The Fresh Loaf

News & Information for Amateur Bakers and Artisan Bread Enthusiasts

Vitamin C in rye bread

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josordoni's picture
josordoni

Vitamin C in rye bread

Just thinking aloud here. 

 I am using Dove Farm Bread flour, a hard wheat white flour, to add to my rye for gluten.  However, this flour has Vit C already added.  

How will this be affecting the rye?  What difference would I get with a strong flour without Vit C? I think Allinson's is without Vit C, although not organic.

 Lynne

 

apprentice's picture
apprentice

Here's what my reference book says:

"First used as a bread improver in 1932, after it was noticed that old lemon juice added to dough gave better results. it improves gas retention and loaf volume. Essentially vitamin C, it has the advantage of being safe even if an 'overdose' is added to the dough. The heat of baking destroys the vitamin component. The addition of ascorbic acid consistent with artisan bread requirements is now routine for certain flours milled in North America."

Others may know if vit C would have a specific impact on rye, but I don't think so.

josordoni's picture
josordoni

Interesting.  So it would look as though it would have a strengthening effect on the wheat gluten element of the dough, but not on the rye. 

dougal's picture
dougal

It won't do you any harm.

In the UK its even permitted in 'organic' flour.

 

Its only there in tiny quantities (compared to a Vitamin C tablet).

You shouldn't want/need more than 50 milligrams per kilo of flour. A typical Vitamin C tablet contains 500 milligrams - so that's 10x as much as you probably want for a kilo of flour!

The only 'problem' is the potential to make a strong flour too strong and springy.

 

My understanding of its action (and the science doesn't seem settled get) is that it ties up and thus takes out of consideration a substance called Glutathione - which 'relaxes' the dough - to the point of slumping given long enough!

Vit C minimises the glutathione and thereby strengthens the flour, giving a better-risen loaf than without it.

But this means that it doesn't work directly on the gluten, it prevents the glutathione from attacking the gluten. Less glutathione, less difference made by Vit C.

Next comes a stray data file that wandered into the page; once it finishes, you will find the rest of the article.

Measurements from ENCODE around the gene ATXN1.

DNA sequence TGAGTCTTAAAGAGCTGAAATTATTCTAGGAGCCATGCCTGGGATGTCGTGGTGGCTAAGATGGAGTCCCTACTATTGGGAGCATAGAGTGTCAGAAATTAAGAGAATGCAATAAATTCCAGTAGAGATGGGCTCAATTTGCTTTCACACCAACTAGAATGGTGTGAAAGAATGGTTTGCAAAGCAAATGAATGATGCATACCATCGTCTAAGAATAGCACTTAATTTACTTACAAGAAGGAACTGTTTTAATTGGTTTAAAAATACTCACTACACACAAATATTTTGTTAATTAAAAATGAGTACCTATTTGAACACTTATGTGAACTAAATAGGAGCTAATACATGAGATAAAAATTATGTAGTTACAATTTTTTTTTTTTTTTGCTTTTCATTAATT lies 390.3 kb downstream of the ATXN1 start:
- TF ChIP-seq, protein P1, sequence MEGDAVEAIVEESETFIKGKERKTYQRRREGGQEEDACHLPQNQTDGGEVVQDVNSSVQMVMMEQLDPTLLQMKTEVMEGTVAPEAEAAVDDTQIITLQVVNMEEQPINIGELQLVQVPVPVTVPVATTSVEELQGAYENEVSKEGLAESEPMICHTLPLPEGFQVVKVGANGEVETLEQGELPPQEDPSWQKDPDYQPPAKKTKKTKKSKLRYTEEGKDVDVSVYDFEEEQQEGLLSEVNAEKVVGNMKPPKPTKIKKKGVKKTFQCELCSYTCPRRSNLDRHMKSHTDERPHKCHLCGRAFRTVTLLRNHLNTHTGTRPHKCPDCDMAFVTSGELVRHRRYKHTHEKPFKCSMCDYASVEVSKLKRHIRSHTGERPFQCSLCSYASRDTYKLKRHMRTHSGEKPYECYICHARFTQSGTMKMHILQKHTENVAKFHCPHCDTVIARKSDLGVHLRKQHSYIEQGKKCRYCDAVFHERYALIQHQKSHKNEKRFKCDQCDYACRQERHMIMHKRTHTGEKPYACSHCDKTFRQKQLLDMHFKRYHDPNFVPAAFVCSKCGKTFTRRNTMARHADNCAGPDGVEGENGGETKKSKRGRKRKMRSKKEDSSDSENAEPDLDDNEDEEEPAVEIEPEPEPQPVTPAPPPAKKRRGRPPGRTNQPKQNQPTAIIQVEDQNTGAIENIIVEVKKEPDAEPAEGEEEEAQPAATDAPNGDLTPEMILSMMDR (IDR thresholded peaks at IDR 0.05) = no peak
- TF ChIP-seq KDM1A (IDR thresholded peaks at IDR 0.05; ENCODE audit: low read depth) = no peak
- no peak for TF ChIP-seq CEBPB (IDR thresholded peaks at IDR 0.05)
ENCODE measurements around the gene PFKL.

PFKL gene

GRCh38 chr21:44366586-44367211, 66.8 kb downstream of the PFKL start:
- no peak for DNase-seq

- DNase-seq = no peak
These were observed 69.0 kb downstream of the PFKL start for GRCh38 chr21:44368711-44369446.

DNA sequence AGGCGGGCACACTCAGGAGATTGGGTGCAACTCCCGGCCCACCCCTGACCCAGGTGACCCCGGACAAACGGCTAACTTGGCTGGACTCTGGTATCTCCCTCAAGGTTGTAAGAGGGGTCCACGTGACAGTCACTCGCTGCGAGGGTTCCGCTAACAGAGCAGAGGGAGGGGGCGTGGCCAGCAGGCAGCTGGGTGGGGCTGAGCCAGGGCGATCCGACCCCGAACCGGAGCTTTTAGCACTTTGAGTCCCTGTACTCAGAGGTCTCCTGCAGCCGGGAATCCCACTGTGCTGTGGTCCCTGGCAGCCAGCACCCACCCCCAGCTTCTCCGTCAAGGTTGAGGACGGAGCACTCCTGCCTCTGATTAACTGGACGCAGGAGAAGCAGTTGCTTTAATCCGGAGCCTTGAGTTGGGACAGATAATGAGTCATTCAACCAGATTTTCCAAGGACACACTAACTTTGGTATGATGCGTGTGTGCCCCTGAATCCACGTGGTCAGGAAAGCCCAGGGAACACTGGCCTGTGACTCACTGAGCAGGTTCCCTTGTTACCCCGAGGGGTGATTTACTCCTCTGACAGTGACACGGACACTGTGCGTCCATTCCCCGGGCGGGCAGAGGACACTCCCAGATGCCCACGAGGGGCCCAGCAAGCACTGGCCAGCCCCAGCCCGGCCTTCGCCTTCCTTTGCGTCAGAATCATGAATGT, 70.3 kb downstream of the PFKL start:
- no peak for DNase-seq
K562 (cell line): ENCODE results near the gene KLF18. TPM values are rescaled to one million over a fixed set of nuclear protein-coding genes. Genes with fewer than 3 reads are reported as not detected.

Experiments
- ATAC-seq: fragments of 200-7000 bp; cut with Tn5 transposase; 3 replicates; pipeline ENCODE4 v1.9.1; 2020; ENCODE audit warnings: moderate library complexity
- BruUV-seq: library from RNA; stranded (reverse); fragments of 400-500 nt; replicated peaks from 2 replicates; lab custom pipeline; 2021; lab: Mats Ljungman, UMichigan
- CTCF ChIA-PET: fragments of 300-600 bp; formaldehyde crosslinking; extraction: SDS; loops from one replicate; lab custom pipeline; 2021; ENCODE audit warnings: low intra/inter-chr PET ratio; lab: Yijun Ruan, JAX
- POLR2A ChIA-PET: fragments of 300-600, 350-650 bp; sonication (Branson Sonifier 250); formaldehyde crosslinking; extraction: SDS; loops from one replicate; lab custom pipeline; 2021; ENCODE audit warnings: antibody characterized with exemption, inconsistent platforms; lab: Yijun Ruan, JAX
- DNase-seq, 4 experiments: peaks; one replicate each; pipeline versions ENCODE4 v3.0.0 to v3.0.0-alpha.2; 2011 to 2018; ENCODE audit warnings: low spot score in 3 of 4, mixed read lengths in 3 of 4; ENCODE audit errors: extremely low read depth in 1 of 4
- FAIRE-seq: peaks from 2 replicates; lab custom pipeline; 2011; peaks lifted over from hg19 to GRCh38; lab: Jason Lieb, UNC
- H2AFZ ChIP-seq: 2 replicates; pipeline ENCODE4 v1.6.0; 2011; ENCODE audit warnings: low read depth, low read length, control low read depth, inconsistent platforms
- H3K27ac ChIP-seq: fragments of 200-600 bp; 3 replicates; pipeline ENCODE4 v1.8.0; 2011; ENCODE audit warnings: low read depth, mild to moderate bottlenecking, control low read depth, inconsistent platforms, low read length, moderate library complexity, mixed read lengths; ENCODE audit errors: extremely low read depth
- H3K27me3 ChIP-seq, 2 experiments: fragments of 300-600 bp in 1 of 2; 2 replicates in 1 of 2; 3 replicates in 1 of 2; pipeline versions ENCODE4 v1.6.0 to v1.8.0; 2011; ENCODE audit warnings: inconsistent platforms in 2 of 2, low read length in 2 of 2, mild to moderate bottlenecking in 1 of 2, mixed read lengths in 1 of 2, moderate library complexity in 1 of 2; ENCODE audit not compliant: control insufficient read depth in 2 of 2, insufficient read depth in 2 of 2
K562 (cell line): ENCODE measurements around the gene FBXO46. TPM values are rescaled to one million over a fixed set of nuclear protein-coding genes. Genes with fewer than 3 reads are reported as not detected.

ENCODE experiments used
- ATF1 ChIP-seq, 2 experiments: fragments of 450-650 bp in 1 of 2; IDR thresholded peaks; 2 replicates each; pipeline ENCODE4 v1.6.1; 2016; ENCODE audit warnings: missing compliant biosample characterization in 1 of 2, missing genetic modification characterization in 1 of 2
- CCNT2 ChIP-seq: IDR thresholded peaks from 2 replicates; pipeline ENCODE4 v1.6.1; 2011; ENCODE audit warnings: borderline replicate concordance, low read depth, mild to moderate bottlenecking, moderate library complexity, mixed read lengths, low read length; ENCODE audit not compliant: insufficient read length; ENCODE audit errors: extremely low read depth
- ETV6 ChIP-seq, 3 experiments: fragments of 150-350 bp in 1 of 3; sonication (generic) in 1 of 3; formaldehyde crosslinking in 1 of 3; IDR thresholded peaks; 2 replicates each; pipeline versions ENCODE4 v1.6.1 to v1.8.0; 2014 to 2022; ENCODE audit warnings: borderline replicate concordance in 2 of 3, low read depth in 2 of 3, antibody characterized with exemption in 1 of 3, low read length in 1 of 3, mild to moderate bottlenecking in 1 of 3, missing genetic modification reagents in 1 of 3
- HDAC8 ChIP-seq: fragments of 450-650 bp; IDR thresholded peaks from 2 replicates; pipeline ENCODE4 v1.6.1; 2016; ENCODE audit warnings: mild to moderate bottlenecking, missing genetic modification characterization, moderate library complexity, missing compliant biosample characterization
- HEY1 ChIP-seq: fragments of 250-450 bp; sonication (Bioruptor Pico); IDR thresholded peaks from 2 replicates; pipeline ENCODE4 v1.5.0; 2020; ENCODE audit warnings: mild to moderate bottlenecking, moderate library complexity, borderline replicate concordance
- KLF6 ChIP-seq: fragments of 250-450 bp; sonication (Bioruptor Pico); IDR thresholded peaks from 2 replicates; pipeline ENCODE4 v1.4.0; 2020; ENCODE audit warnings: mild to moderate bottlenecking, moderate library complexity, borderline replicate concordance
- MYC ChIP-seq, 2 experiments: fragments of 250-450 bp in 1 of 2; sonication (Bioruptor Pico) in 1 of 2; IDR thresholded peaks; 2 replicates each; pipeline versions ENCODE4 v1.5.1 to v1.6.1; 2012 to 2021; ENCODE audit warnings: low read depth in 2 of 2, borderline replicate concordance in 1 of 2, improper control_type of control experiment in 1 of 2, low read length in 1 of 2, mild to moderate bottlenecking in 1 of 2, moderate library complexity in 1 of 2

So, where does glutathione come from? Well, its in "Active Dry" and elderly fresh yeast - but not well-handled instant yeast. And its in the bran layers of wheat. Hence Vitamin C can give you a better risen ('lighter'!) wholemeal loaf.

You also find glutathione in the bran of rye

http://www.ihop-net.org/UniPub/iHOP/pm/12445507.html?pmid=17263468

so I'd expect Vitamin C to improve the rising and 'lightness' of loaves with rye bran (ie with darker rye flours) in them too..

josordoni's picture
josordoni

thanks Dougal!  Get's so complicated....

I might try Allinson's just to see what it does.  However... I must remember to only change ONE THING AT A TIME in a formula.  So first thing is to use white starter instead of rye, then the next thing will be to change the white flour and see what that does.

Lynne

nbicomputers's picture
nbicomputers

a am not sure about the rest of the country but all flours in new york are enriched by law which means vit. have been added.

bleaching and bromated are options but i beleve all flours in the U.S. are enriched.

jasonla's picture
jasonla

I can't stand it when foods are bleached just because of looks. I don't know about you but i hear the word bleach and want none of it in me. I eat pretty healthy fruits vegetables etc but even with that i take vitamins every day to make sure im getting what i need i try and make sure that what i take is also organic.

josordoni's picture
josordoni

From what I can find, Vit C is ok up to 190 degrees C, so should be ok nutritionally in bread, but you aren't going to get sufficient Vit C for anyone's needs from flour unfortunately - you still need your 5 pieces of fruit or veg..

 Lynne